The statistics for any given time period will not, in general, be perfectly accurate. But the question is how large the errors are and whether the statistics are correct on average. The implication in the article is that there are problems with easy solutions, but it isn’t that simple. This is an area of ongoing concern and the BLS and others do a considerable amount of research on these issues. For thos who are interested, research from the BLS on improving price indices, poverty measures, and other problems can be found here. Work from Census on poverty measures is here.  If we are going to try and implement some of this work, let’s be sure to set politics aside.  I think Big Picture would agree.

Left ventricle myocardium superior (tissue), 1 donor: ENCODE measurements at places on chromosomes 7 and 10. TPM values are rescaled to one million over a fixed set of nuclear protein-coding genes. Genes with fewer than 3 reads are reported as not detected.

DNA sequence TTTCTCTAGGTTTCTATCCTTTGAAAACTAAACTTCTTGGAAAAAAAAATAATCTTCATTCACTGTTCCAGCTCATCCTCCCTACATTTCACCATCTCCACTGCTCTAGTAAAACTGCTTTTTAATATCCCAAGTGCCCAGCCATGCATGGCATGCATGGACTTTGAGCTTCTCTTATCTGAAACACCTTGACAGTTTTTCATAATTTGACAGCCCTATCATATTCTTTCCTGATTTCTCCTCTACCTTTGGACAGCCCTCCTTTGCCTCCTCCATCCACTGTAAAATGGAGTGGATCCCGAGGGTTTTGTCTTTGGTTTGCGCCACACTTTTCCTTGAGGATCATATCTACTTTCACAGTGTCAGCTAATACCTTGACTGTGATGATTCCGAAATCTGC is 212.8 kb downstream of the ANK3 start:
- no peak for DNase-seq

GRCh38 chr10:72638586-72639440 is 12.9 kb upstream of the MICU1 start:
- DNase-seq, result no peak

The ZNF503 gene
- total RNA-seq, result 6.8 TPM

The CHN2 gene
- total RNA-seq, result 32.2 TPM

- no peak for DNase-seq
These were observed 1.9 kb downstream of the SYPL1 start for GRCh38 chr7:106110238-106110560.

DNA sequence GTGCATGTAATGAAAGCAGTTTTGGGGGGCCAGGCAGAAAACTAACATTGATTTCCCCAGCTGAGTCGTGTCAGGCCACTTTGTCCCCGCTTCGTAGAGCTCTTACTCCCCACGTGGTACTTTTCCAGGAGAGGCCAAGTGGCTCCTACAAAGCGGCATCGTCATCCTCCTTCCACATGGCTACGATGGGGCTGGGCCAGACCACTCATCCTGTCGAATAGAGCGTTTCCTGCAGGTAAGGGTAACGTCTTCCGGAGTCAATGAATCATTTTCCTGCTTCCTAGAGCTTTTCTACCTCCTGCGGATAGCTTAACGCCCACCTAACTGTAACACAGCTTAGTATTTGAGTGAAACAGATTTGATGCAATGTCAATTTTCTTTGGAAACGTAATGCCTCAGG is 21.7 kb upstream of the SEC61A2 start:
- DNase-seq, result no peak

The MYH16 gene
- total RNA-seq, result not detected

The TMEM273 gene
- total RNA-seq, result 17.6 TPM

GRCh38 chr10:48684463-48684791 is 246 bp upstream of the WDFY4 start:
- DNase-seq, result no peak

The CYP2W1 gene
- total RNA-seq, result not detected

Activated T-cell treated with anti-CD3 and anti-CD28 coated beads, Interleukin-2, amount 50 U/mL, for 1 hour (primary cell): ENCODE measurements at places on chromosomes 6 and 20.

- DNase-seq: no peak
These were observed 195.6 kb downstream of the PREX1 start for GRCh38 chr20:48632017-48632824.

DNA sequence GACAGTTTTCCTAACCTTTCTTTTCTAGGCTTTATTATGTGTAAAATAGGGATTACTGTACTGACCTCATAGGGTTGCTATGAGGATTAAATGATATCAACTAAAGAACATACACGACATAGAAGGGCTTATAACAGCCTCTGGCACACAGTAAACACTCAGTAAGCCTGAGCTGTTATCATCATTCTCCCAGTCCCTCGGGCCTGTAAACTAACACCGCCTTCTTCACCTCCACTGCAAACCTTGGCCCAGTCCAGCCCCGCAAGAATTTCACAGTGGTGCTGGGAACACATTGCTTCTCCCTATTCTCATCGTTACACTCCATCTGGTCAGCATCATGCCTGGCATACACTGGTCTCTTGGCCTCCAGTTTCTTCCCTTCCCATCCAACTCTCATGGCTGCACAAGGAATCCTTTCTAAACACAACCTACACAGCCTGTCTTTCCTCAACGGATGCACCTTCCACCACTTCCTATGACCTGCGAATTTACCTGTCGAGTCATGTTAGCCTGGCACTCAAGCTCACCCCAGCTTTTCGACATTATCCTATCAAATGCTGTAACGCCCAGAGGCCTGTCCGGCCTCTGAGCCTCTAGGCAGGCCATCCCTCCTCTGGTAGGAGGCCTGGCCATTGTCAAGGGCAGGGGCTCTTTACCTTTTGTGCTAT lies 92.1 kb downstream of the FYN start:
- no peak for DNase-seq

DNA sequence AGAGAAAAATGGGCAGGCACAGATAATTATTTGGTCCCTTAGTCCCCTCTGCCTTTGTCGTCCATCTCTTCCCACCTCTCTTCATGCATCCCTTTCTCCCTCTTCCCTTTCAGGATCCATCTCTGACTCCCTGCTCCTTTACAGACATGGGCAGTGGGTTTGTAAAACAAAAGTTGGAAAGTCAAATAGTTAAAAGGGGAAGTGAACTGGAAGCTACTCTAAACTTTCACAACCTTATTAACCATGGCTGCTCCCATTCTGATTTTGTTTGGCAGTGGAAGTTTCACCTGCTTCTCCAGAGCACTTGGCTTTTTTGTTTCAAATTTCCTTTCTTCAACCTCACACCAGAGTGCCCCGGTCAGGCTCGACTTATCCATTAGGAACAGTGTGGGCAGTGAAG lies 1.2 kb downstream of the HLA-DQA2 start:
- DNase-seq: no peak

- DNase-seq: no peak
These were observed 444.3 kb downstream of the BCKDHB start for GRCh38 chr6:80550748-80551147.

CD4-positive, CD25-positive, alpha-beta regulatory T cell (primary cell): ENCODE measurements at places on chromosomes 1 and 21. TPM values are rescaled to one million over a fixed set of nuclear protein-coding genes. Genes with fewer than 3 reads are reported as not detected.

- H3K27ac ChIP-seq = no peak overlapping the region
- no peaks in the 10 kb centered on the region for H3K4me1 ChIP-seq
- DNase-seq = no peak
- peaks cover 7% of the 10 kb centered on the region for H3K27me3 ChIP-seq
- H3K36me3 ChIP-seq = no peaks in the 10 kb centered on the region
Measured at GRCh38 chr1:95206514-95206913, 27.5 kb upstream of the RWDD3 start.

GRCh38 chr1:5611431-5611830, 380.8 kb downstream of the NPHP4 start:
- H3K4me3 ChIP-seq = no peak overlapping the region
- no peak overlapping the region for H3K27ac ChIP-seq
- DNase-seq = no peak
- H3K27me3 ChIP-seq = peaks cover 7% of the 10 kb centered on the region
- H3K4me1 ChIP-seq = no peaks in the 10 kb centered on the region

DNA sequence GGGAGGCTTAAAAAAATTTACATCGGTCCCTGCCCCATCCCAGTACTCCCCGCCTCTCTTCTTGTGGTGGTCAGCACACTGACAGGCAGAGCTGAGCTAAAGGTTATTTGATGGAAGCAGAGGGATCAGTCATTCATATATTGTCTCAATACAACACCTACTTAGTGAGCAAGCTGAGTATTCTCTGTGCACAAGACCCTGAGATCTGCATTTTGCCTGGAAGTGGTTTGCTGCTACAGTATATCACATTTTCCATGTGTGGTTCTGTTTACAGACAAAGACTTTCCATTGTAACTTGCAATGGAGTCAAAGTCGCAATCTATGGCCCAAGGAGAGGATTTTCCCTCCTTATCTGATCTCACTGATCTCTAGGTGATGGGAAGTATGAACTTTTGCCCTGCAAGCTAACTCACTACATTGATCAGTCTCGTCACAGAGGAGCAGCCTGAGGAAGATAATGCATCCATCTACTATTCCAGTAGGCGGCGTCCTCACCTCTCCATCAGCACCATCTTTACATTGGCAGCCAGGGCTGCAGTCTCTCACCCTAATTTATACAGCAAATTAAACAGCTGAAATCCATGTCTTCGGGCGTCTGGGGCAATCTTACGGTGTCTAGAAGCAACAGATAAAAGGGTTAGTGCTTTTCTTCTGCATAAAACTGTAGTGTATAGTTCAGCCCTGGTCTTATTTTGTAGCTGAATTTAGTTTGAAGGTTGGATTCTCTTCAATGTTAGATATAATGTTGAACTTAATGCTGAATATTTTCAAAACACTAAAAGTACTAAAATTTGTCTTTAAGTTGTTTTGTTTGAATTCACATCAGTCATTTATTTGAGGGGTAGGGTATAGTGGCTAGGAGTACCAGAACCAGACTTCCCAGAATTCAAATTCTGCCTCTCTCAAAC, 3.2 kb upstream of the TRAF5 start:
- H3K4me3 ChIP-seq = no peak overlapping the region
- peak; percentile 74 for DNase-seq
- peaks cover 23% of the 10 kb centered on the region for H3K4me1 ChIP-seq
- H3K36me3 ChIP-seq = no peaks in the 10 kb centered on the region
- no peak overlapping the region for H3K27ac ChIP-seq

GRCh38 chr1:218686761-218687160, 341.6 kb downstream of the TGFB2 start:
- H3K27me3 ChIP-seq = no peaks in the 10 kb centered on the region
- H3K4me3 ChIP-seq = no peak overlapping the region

Posted by on Monday, August 29, 2005 at 11:25 AM in Economics, Methodology | Permalink  TrackBack (0)  Comments (11)